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Theater & Arts
Caustic wit on Flea stage sheds light on post-9/11


February 14, 2006

Yussef El Guindi's "Back of the Throat" could be the post-9/11 play we've been waiting for: the sum of all our domestic fears, played for uneasy laughs and piercing dread. There have been many distinguished theatrical contenders - Theresa Rebeck and Alexandra Gersten-Vassilaros' "Omnium Gatherum," Craig Wright's "Recent Tragic Events," Anne Nelson's "The Guys" - and no shortage of staged protests against the United States' "war on terror," which, with a few exceptions ("Guantánamo," "Stuff Happens"), have been as scattershot and undefinitive in execution as the war itself.

None has probed as directly as El Guindi's, and with such mordant wit and imaginative focus, into the heart of darkness itself - into the terror of others, and of ourselves, that has poisoned and confounded the nation since Sept. 11, 2001.

The playwright's formula is deceptively simple: Two government agents visit the disorderly apartment of an unmarried Arab writer, Khaled (Adeel Akhtar), not long after the World Trade Center attacks to ask a few questions. "I was wanting to help," the shambling, bespectacled Khaled says, a little too eagerly. "It's just a random thing," says the lead investigator, Bartlett (Jason Guy), a thin-moustached dandy with a honeyed drawl and a distaste for the seamy.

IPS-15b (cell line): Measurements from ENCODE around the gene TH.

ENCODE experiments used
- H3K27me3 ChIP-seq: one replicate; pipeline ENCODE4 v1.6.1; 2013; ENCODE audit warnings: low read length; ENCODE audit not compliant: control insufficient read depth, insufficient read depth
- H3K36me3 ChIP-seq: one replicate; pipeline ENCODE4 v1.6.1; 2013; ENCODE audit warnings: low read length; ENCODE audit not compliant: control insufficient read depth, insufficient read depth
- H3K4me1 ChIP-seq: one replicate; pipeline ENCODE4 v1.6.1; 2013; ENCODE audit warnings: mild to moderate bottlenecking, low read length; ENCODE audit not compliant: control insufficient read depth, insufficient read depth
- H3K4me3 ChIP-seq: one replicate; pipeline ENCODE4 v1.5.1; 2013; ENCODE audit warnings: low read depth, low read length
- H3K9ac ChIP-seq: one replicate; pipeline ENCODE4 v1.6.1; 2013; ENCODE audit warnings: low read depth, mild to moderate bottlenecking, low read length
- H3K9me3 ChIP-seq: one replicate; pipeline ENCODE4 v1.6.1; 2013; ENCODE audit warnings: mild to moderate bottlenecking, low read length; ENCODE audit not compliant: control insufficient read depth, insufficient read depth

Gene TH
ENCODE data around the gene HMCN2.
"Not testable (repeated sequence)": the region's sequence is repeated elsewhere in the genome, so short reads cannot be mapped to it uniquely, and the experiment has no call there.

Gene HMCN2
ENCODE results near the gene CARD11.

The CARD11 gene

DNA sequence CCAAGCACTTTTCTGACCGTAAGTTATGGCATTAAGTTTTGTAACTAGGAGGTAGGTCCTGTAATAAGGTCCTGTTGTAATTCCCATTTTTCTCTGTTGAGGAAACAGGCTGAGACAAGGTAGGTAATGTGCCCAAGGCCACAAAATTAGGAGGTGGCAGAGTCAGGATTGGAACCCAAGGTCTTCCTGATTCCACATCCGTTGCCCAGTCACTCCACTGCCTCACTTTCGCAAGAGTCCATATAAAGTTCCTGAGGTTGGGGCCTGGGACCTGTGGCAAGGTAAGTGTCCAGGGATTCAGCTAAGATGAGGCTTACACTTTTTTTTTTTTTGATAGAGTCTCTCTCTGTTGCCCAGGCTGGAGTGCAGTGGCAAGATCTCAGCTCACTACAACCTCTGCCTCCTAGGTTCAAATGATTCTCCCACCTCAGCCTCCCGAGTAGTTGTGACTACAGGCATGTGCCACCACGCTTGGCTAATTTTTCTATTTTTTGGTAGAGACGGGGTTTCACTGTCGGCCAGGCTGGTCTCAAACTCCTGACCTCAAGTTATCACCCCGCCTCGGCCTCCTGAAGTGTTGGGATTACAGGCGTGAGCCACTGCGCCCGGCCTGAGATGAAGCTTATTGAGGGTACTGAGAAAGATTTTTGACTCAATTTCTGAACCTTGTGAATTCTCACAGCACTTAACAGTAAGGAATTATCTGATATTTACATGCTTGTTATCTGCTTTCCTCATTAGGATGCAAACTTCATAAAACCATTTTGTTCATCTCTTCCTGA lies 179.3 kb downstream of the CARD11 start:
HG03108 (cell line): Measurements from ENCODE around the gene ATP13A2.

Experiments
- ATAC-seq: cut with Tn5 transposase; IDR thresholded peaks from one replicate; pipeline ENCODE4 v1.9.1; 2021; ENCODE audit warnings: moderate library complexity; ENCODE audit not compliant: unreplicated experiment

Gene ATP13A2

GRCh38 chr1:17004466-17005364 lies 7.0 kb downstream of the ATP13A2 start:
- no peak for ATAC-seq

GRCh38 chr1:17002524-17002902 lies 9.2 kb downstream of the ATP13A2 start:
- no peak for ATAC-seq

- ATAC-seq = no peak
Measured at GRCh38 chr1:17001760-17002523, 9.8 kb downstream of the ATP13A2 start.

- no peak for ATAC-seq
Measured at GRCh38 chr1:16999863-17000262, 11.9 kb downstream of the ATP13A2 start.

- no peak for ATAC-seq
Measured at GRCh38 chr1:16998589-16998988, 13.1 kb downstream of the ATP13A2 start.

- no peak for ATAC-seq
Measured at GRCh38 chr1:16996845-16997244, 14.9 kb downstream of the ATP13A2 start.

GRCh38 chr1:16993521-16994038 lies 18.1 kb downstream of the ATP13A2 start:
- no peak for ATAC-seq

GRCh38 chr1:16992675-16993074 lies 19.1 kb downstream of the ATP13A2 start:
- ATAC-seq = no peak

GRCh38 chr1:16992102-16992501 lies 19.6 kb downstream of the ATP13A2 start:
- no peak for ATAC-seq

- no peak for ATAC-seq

Soon it's clear that the visit isn't random at all, as Bartlett's sidekick, Carl (Jamie Effros), ramps up the interrogation. Once the two G-men are done inferring the worst about Khaled's taste for insurgent literature and kinky pornography, they begin hammering him about his possible link to one of the suicide hijackers.

Khaled, a lapsed Muslim with full U.S. citizenship, may never have met or known the fictionalized immigrant Asfoor (Bandar Albuliwi), who appears in flashbacks as a hauntingly impassive figure with earnest broken English. But El Guindi's boldest gambit is to propose a thought experiment in which Asfoor becomes Khaled's Jungian shadow, speaking for, and possibly enacting, his darkest fantasies. "Facts are not the only game in town," says Bartlett. "As a writer, you ought to know that."

Director Jim Simpson nimbly uses the confinement and blind spots of the Flea Theater's narrow downstairs space to create both the real-time present and a fluid frame for flashbacks. In addition to Asfoor, we meet a trio of women - a librarian, an ex-girlfriend and a stripper - previously questioned by the investigators; all of them are played with artless enthusiasm by Erin Roth.

Roth is the cast's only weak link, reducing to condescending caricature many of El Guindi's better speeches on behalf of American suspicion and defensiveness. Carl and Bartlett, Effros and Guy walk this line more effectively, almost playfully, even as their inquiry grows deadly serious. In particular, Guy makes his mincing gumshoe an oddly compelling, nuanced heavy.

It is the sputtering, nerve-jangled Akhtar, in the challenging reactive role of Khaled, who gives the play's nightmarish absurdity its full frightful weight. He's not just broken by the end; he's broken through to something new and maybe more chilling. That final question mark will make "Back of the Throat" stick stubbornly in your craw.

BACK OF THE THROAT. By Yussef El Guindi. Directed by Jim Simpson. The Flea Theater, 41 White St., Manhattan. Through March 8, schedule varies. Tickets $20. Call 212-226-2407. Seen Feb. 9.

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